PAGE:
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Wyeth Woes Weigh Down Drug Shares

Pharmaceuticals: The sector slides on news of possible risks in a hormone medication. Also, Merck further delays Medco IPO.

July 10, 2002|From Bloomberg News and Times Staff Reports

Shares of major drug companies suffered another steep decline Tuesday as a popular drug of industry giant Wyeth was linked to health risks.

Another pharmaceutical giant, Merck, said late in the day that it again would delay a planned $980-million initial public offering of its Medco Health pharmacy unit.

Drug stocks closed broadly lower after a government study showed that Wyeth's Prempro, one of a group of hormone replacements used by more than 8 million menopausal women, was linked to increased risk of breast cancer and heart disease.

The report sent shares of Wyeth down $11.94, or 24%, to $37.30 on the New York Stock Exchange.

"It's bad," said Lloyd Kurtz, a health-care analyst at Harris Bretall Sullivan & Smith, which held 1.2 million Wyeth shares as of March. Hormone replacement products are "a very important cash-flow generator" for Wyeth.

The risk to Wyeth further unnerved drug stock investors. The sector has fallen sharply this year on concerns about earnings growth and, most recently, on jitters over Merck's accounting.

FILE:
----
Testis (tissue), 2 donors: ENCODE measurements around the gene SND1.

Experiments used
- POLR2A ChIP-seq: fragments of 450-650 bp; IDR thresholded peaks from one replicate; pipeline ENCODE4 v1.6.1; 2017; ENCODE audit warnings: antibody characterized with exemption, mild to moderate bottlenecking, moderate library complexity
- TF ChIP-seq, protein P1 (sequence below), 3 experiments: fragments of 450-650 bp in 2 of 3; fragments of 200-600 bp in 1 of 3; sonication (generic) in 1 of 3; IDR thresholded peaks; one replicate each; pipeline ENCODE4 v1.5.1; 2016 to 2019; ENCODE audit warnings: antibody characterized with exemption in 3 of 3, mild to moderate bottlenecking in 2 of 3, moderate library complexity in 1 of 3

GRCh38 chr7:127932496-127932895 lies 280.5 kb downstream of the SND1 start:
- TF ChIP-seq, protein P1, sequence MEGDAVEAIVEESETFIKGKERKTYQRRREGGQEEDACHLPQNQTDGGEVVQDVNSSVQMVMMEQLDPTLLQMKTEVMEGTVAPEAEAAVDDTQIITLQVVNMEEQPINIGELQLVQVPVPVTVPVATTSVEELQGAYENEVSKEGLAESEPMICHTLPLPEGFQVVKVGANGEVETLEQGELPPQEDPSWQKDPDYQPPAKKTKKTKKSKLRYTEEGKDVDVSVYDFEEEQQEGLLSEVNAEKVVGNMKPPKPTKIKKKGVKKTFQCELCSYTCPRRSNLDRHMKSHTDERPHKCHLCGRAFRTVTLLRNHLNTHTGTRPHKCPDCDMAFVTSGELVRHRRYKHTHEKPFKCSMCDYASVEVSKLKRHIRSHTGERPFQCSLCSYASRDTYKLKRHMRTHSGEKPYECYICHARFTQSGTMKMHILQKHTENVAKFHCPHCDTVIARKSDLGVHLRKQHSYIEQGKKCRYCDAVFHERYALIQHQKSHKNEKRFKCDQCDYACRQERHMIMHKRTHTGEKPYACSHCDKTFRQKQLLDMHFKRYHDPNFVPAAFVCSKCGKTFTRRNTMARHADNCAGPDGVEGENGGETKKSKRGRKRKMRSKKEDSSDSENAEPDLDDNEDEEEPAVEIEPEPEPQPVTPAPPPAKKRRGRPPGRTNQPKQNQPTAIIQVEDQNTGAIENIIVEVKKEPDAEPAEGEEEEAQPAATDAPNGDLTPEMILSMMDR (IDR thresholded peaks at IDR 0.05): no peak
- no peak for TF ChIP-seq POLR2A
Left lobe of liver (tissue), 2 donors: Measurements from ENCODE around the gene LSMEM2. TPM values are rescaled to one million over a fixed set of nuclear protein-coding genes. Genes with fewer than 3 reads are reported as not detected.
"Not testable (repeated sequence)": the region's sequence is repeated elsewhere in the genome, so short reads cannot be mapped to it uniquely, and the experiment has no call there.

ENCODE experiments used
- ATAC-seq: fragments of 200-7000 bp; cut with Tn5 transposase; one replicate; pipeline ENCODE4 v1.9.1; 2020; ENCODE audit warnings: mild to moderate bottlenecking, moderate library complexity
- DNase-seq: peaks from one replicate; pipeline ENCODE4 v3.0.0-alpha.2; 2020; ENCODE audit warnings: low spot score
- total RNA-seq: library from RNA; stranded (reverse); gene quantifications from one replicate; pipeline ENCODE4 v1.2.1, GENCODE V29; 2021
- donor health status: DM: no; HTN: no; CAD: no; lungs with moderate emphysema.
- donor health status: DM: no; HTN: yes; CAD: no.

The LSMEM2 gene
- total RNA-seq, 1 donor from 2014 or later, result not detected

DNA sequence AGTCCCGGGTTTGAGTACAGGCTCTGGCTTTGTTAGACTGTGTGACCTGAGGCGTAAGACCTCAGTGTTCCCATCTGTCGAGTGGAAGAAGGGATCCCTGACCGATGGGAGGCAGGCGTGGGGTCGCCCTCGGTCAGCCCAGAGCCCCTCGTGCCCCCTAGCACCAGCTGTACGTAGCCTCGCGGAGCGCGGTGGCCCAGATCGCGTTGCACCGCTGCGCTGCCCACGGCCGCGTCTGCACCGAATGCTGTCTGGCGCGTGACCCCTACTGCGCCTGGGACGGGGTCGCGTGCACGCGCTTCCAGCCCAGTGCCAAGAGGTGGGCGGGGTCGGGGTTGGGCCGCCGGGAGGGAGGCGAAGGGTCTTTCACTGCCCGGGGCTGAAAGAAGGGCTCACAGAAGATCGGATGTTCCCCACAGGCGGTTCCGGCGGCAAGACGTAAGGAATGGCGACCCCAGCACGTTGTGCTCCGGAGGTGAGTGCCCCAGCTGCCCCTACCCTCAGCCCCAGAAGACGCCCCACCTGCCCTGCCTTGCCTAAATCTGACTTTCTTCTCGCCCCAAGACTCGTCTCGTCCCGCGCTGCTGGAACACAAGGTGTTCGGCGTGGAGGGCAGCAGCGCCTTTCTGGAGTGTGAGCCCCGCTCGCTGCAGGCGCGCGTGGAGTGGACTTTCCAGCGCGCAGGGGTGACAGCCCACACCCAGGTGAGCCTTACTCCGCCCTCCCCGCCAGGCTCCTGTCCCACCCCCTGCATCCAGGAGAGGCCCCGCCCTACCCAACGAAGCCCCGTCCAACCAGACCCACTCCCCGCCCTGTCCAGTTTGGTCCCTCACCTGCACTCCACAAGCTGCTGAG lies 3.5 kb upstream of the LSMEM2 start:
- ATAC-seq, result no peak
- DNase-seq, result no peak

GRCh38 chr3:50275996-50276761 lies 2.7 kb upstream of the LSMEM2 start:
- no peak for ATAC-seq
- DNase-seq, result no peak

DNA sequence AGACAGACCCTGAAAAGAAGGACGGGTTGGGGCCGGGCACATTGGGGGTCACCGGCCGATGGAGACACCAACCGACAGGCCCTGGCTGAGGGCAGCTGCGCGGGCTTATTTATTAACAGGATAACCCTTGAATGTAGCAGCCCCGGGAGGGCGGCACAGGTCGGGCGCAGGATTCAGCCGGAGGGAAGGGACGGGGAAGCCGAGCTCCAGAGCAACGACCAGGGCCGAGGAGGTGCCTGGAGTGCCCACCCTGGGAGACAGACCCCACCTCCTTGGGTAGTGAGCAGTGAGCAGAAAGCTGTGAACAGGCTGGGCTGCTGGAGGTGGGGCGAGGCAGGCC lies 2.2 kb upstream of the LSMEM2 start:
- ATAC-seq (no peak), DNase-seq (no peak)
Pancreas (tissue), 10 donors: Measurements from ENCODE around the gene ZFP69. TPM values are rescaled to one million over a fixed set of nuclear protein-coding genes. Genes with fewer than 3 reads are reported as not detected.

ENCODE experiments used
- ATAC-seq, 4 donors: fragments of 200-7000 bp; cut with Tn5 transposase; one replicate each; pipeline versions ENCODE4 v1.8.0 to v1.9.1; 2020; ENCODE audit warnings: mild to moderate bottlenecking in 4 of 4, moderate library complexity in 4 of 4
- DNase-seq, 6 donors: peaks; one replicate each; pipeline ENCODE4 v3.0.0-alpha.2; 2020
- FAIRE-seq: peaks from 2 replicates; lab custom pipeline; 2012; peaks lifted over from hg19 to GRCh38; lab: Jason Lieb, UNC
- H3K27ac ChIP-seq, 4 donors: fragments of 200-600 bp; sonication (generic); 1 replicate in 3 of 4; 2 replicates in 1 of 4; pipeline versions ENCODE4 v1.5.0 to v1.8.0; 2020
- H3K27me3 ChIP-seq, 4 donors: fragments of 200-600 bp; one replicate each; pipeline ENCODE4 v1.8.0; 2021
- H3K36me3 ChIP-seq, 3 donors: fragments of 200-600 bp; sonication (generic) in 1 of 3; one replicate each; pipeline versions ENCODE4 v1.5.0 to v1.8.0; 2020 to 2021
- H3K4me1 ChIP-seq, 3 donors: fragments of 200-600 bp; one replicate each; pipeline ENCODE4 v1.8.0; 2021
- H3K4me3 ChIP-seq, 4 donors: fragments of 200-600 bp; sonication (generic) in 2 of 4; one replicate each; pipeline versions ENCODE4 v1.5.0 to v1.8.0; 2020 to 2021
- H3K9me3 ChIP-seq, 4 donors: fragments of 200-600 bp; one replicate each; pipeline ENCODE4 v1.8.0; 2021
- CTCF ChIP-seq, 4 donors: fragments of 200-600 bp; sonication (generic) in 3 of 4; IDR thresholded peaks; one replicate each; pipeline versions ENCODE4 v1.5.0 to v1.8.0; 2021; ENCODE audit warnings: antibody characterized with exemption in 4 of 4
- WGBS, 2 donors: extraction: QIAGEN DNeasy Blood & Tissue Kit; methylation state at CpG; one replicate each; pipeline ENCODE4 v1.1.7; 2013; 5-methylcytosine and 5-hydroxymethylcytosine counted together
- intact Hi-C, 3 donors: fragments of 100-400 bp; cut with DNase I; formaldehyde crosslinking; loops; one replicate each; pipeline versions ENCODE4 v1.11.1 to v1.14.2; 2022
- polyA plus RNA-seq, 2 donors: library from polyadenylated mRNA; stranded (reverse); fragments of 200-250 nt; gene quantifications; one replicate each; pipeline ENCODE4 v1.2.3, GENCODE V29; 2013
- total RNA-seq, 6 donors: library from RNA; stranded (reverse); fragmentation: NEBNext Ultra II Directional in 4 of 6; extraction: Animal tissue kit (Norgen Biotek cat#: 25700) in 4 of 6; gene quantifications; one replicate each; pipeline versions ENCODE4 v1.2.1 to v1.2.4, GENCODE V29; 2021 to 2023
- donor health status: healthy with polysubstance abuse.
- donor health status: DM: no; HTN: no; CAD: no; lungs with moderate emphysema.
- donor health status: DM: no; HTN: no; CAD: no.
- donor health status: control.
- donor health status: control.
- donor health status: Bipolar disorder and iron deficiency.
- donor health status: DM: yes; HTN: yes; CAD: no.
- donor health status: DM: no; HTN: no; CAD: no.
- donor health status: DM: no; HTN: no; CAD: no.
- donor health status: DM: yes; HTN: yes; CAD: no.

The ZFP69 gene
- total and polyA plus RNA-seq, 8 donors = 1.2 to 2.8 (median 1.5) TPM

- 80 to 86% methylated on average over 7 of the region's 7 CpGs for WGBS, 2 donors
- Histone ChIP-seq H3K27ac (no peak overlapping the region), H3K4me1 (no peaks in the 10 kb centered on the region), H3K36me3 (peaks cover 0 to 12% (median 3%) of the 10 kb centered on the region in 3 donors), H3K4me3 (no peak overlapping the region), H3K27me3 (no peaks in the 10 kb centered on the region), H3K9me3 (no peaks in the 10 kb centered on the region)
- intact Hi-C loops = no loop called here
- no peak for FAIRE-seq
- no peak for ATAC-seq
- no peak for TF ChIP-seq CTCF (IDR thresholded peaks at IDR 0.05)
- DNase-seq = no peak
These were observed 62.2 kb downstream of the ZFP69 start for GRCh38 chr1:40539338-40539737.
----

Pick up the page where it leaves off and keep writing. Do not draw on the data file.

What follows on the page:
Merck has come under fire for the way its Medco unit has booked billions of dollars in revenue. The concerns have been magnified by the doubts about corporate accounting raised by a host of financial scandals.

Merck has said its accounting for Medco followed generally accepted accounting principles.

But after trading ended Tuesday, Merck said it would delay the IPO of Medco a third time, signaling that the firm had failed to lure buyers even after reducing the stock's asking price, analysts said.

Merck said the postponement was "due solely to market conditions," and that it expects to complete the deal within 12 months.

Merck fell $2.06 to $45.75 in regular NYSE trading. Among other drug stocks, Eli Lilly lost $2.11 to $49.98, Pfizer slid $1.31 to $33.10 and Abbott Laboratories lost $1.59 to $35.41. All trade on the NYSE.

The American Stock Exchange index of 15 major drug stocks has tumbled 25.5% this year, compared with a 17% drop in the Standard & Poor's 500 index.

Other health-care stocks also were hit. Among drug distributors, AmerisourceBergen plunged $8.02, or 11.3%, to $62.78, and Cardinal Health sank $5.66, or nearly 10%, to $52.68, both on the NYSE.

One drug firm offered some good news: Corona-based Watson Pharmaceuticals said it would meet second-quarter and 2002 earnings estimates. The generic-drug maker said it would earn 38 cents to 41 cents a share in the second quarter, compared with 52 cents a year earlier. The average estimate of analysts surveyed by Thomson First Call is 39 cents a share.

For the year, Watson said it expected to earn $1.60 to $1.70 a share.

Watson shares rose 70 cents to $19.60 on the NYSE.

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